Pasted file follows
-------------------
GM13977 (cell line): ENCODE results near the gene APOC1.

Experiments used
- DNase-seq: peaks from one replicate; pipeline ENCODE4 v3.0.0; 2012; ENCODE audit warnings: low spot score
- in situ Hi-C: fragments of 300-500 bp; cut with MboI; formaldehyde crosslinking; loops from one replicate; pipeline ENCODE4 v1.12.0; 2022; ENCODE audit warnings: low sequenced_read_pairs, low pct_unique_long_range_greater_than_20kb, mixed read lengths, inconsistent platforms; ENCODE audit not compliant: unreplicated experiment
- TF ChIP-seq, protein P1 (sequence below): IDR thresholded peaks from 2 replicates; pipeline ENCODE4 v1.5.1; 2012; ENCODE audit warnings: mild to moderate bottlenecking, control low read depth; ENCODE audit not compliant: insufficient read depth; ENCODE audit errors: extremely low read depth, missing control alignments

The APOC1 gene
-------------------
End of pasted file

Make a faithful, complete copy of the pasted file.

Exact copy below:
GM13977 (cell line): ENCODE results near the gene APOC1.

Experiments used
- DNase-seq: peaks from one replicate; pipeline ENCODE4 v3.0.0; 2012; ENCODE audit warnings: low spot score
- in situ Hi-C: fragments of 300-500 bp; cut with MboI; formaldehyde crosslinking; loops from one replicate; pipeline ENCODE4 v1.12.0; 2022; ENCODE audit warnings: low sequenced_read_pairs, low pct_unique_long_range_greater_than_20kb, mixed read lengths, inconsistent platforms; ENCODE audit not compliant: unreplicated experiment
- TF ChIP-seq, protein P1 (sequence below): IDR thresholded peaks from 2 replicates; pipeline ENCODE4 v1.5.1; 2012; ENCODE audit warnings: mild to moderate bottlenecking, control low read depth; ENCODE audit not compliant: insufficient read depth; ENCODE audit errors: extremely low read depth, missing control alignments

The APOC1 gene